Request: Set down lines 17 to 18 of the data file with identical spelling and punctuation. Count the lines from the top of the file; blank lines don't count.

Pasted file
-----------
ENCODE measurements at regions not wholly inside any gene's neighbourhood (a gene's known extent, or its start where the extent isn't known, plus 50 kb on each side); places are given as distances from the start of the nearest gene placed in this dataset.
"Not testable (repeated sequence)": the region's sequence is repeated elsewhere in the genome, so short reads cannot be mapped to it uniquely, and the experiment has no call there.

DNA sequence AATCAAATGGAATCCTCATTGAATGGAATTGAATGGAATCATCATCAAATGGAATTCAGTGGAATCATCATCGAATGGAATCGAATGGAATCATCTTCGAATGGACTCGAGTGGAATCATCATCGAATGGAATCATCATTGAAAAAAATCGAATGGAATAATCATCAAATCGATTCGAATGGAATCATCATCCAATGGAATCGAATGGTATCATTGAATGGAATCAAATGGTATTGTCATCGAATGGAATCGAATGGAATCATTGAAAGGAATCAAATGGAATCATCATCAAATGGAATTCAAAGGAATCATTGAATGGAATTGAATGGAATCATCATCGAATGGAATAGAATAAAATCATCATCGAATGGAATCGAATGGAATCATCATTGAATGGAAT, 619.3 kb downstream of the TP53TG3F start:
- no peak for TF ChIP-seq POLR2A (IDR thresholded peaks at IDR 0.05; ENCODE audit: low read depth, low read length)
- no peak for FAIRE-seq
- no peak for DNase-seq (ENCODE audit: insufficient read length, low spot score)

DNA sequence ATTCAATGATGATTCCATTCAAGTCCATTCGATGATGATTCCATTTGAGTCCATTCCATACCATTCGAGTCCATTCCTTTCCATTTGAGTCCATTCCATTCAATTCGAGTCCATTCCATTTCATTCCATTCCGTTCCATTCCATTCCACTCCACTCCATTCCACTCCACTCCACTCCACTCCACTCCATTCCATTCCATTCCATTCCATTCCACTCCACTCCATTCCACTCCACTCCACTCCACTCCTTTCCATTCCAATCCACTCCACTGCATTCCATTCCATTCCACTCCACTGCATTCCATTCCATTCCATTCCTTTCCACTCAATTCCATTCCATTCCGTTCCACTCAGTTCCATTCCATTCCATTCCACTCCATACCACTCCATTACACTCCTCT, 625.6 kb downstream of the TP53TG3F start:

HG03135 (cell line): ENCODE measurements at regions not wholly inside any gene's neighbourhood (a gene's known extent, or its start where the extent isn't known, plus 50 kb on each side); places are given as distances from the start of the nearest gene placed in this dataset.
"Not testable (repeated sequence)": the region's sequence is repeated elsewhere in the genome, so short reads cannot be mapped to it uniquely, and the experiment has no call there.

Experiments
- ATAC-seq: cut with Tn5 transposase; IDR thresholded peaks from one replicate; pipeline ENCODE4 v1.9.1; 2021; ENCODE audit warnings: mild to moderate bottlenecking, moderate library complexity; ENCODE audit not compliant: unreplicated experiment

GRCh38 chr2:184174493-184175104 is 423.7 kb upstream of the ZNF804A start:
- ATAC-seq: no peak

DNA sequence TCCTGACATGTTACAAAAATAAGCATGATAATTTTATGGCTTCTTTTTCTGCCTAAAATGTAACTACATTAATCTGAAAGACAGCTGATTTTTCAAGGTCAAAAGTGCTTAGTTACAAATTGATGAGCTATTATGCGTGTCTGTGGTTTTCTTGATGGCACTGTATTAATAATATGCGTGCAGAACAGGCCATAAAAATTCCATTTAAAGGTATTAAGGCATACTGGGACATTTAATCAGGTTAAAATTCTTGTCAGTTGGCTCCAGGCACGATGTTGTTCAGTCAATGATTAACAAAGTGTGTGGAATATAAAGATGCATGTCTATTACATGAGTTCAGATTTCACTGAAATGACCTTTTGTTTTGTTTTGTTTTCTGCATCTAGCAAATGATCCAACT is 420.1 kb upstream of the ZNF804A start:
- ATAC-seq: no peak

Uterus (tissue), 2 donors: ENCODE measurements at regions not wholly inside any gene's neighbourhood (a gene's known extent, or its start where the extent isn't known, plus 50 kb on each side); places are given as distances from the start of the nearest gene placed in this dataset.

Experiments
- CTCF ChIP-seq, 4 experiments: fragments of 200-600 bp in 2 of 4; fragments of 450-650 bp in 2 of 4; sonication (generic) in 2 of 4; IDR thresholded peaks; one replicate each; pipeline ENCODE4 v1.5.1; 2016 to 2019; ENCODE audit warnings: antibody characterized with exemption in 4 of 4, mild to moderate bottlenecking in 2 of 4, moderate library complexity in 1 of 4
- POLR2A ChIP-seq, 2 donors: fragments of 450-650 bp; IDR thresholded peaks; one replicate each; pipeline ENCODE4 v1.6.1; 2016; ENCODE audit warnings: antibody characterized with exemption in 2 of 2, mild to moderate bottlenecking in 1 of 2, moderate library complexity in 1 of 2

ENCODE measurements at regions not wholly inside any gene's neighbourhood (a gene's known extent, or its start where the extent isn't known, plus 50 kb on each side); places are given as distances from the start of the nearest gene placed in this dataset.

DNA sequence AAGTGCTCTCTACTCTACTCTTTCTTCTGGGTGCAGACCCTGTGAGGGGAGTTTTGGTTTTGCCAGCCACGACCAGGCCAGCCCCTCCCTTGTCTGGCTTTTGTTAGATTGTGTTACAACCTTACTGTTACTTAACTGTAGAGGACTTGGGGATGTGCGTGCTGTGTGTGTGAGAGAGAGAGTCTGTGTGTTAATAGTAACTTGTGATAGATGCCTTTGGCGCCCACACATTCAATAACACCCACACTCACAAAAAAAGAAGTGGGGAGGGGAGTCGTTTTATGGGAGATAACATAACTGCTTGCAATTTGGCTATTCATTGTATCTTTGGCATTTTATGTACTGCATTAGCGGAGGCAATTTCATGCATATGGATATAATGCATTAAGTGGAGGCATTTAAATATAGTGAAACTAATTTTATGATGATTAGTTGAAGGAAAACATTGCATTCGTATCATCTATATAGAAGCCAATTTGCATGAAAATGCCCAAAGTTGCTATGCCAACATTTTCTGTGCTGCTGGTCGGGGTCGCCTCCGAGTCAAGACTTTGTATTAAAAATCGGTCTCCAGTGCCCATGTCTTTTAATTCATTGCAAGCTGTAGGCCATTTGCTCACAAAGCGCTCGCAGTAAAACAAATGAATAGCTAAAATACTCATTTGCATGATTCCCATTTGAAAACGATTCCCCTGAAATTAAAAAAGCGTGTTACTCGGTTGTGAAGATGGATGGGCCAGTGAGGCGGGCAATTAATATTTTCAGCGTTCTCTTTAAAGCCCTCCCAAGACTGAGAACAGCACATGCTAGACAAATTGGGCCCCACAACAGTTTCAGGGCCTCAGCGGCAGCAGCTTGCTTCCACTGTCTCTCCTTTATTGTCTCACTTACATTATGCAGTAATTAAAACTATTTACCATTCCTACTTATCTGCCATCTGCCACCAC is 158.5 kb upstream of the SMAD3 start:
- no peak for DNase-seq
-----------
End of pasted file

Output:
Experiments
- CTCF ChIP-seq, 4 experiments: fragments of 200-600 bp in 2 of 4; fragments of 450-650 bp in 2 of 4; sonication (generic) in 2 of 4; IDR thresholded peaks; one replicate each; pipeline ENCODE4 v1.5.1; 2016 to 2019; ENCODE audit warnings: antibody characterized with exemption in 4 of 4, mild to moderate bottlenecking in 2 of 4, moderate library complexity in 1 of 4